G7, a Hungarian economy news website, said the Hungarian government found its autumn enemy in the business world. From September, the Orbán administration will take further steps against foreign building material manufacturing companies.
The aim is to force them to leave Hungary. According to G7, that is why the Orbán administration introduced two years ago the so-called mining royalty and extended it this year. In May, they gave the state pre-emption rights for several building materials. Finally, in July, they fined several foreign players in the sector with a carbon-dioxide quota tax.
Hvg.hu wrote that a new bill is in the pipeline, which would give pre-emption rights to the state for not only some building materials but also the companies producing them. Based on the legislation plan of the construction and transport ministry, they will start negotiations about the draft in October. However, the parliament will probably not accept the bill this year.
The draft does not contain it but the government expressed multiple times that they aim to make dominant German and Austrian companies in the construction material production sector leave Hungary. The long-term goal is to carry out construction projects with Hungarian building materials, with the contribution of Hungarian companies. Thus, the profit would be generated for Hungarians. But even János Lázár, the minister responsible for the area, did not mention the Hungarian workforce.
We wrote HERE about the government’s ambitious plans to ease employing hundreds of thousands of guest workers because too many Hungarians work in Austria, Germany, or the United Kingdom and with such low salaries, there is no chance to convince them to come home. Probably that is why Wizz Air is expanding Eastwards and launches regular flight to e.g. Central Asian metropolises. Foreign companies are already making losses Mr Lázár said they would like to help Hungarian companies gain market advantage and buy up their foreign competitors. German press also wrote about the Hungarian government’s intentions.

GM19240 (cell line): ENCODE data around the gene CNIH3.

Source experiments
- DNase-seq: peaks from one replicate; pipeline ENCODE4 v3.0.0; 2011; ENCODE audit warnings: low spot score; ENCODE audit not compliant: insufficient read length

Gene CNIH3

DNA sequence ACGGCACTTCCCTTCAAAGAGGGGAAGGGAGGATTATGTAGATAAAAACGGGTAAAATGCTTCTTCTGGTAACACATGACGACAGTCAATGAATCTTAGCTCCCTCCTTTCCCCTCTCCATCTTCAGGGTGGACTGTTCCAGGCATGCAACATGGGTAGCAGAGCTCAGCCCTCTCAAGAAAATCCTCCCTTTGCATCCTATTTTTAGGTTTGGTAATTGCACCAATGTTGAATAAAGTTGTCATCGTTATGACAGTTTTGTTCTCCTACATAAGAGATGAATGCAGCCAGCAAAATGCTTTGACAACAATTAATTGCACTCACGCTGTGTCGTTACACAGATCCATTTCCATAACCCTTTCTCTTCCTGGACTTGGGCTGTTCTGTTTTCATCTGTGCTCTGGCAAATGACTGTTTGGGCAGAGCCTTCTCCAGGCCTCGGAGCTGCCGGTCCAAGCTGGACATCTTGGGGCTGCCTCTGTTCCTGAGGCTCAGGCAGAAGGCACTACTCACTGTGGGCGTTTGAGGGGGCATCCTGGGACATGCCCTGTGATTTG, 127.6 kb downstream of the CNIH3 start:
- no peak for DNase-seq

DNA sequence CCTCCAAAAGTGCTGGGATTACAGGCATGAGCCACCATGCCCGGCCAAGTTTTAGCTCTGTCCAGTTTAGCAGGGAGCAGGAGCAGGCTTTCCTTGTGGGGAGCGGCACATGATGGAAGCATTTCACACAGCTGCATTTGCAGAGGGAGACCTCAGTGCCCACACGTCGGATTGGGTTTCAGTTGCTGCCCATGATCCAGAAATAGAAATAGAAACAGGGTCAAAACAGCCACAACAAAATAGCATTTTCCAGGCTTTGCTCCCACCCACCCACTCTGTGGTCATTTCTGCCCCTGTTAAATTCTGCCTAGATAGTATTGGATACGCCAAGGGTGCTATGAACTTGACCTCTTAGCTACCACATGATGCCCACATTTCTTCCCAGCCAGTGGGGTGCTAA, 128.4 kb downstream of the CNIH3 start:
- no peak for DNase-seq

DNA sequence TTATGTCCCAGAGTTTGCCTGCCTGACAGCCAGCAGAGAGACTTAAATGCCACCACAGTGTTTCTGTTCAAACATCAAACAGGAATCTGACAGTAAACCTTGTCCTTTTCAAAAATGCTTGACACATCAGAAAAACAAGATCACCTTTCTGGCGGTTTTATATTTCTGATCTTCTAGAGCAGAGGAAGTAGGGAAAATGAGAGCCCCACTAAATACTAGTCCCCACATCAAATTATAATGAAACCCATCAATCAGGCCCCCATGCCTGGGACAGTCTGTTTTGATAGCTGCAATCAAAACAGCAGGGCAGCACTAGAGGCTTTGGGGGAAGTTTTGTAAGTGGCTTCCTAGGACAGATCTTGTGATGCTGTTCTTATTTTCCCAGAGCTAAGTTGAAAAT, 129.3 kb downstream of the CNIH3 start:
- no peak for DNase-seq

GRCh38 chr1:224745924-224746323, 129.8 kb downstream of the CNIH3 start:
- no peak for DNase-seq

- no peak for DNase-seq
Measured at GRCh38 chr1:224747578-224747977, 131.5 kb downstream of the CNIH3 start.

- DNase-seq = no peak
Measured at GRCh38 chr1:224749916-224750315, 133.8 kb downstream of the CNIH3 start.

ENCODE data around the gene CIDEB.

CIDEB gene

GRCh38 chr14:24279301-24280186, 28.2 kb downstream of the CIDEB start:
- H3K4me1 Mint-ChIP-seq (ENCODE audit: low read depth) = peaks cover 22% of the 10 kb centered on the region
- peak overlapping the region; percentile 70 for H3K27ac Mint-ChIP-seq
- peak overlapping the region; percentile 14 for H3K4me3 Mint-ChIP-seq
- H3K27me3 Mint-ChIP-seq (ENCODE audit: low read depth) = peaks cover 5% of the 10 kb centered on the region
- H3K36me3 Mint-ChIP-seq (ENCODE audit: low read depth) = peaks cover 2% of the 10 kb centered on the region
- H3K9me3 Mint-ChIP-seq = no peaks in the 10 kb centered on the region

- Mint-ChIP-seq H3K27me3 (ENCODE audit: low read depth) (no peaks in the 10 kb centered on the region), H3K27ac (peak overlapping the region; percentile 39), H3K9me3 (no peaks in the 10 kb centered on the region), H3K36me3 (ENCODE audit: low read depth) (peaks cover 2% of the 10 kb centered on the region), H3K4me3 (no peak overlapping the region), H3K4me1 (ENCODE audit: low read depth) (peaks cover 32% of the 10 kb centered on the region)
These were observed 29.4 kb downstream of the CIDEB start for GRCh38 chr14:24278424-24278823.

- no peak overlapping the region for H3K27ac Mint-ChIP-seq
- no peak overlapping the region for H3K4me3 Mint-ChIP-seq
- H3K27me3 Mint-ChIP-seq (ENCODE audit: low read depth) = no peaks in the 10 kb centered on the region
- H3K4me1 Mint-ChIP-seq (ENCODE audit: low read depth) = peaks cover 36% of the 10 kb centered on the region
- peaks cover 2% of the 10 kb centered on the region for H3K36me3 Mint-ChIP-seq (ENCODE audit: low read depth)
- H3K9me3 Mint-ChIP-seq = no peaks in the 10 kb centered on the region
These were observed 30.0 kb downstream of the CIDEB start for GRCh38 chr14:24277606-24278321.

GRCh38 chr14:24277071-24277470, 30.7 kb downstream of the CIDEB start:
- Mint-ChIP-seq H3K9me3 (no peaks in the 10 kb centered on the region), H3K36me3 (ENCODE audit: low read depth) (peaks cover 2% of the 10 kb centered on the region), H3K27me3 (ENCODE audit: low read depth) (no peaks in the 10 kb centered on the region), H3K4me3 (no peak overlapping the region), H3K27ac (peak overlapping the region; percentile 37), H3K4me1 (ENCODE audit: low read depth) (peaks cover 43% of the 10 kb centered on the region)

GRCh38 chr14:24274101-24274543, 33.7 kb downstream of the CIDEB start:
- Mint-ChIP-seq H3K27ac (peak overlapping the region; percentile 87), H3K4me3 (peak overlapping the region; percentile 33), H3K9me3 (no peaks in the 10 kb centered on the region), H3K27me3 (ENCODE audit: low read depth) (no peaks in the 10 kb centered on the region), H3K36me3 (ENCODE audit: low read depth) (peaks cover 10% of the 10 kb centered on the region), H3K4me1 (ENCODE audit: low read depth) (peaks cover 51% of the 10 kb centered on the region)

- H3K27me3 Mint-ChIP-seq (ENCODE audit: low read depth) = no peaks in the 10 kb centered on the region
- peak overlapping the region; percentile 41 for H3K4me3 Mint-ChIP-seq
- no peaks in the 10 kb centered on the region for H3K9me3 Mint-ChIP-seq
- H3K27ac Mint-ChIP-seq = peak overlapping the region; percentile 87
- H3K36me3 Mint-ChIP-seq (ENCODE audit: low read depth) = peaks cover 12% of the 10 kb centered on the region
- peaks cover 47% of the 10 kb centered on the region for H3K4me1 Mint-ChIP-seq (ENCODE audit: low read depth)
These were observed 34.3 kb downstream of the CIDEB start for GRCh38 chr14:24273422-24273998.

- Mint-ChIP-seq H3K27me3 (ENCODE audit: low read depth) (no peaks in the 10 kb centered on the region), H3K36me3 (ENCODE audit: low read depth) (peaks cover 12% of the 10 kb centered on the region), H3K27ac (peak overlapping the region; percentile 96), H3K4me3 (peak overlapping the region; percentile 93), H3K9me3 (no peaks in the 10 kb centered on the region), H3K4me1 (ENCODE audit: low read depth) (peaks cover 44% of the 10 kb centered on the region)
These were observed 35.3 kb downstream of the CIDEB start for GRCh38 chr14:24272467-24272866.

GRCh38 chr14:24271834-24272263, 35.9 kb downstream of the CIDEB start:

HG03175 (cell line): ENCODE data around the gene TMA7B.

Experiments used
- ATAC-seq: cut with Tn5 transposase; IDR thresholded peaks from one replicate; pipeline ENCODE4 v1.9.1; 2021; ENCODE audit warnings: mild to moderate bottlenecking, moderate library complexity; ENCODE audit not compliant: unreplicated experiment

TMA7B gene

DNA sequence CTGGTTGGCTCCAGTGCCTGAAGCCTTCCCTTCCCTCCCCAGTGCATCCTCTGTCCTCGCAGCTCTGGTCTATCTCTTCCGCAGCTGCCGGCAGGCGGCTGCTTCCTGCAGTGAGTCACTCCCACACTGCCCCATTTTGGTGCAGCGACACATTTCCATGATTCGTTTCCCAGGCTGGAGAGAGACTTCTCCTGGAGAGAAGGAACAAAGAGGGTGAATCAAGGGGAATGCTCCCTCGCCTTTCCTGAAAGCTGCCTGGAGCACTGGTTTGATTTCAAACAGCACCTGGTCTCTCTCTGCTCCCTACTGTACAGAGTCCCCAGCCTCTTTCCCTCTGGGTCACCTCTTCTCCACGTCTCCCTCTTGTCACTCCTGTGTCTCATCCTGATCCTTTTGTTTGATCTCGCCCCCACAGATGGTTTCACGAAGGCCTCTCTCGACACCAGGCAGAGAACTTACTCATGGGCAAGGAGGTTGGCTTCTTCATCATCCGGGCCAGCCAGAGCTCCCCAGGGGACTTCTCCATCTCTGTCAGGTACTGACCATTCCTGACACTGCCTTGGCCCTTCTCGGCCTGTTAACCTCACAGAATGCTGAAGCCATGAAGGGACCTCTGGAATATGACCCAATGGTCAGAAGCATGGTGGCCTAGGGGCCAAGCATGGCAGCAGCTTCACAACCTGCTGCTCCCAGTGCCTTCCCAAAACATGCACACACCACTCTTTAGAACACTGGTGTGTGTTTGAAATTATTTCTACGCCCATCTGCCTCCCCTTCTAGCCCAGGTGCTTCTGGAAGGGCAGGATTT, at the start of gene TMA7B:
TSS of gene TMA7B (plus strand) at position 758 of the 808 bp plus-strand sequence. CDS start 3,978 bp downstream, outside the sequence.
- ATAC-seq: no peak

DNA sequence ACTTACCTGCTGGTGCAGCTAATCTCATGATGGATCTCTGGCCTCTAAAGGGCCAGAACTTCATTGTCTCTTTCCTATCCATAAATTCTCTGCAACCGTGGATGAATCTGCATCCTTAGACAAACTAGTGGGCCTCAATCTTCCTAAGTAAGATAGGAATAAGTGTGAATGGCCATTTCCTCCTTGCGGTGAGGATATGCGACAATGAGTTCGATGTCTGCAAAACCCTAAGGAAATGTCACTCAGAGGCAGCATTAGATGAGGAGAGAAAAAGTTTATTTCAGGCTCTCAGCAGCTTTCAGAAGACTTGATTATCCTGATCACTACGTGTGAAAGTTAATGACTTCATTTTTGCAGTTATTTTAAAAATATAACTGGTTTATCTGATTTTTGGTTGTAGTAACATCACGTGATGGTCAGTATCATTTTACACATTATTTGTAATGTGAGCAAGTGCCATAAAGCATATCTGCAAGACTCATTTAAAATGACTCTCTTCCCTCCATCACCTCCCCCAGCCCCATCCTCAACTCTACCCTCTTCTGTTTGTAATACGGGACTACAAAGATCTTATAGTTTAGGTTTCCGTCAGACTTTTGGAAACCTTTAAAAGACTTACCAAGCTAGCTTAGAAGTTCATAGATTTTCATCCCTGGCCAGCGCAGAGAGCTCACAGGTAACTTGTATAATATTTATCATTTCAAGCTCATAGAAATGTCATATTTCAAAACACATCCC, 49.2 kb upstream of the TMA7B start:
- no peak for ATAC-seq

In April, Der Spiegel wrote the era of cooperation between the Orbán government and the German companies was over (you can read about it HERE). They quoted a Christian democratic politician, Günther Krichbaum, as saying that the Orbán government tries to reach its goals using mafia methods. First, the administration introduces rules making losses for foreign companies. Then government-close oligarchs appear and make an offer you cannot resist. The paper mentioned two examples.
One is the Duna-Dráva Cement Ltd (owners: Heidelberg Materials and Schwenk Zement), and the other is the E.ON. The owners of the former said they were ready for the fight in a hostile environment. However, the Hungarian government has strong cards in the game, and they utilised some already: From July 2021, companies purchasing for higher prices than the government determined must pay a so-called extra mining royalty taking away 90 percent of their “extra” profit.
In February, they extended that scheme to brick, ceramics and tile manufacturers. In May, the Orbán cabinet introduced pre-emption rights for the state concerning 15 products. Thus, foreign companies cannot export them and can get the price difference in court. In July, the government introduced a retroactive CO2 quota tax most foreign companies must pay. As a result, the profit of the foreign companies began to fall quickly, most companies made even losses. G7 even shared a telling chart about that process. For example, Zalakerámia (in Austrian ownership) already talks about sending away some of its employees. Interestingly, one of the results is that production has been falling since January. But the government is committed to winning the so-called “cement war”, and expects fierce attacks from Austria and Germany.
Source : Daily News Hungary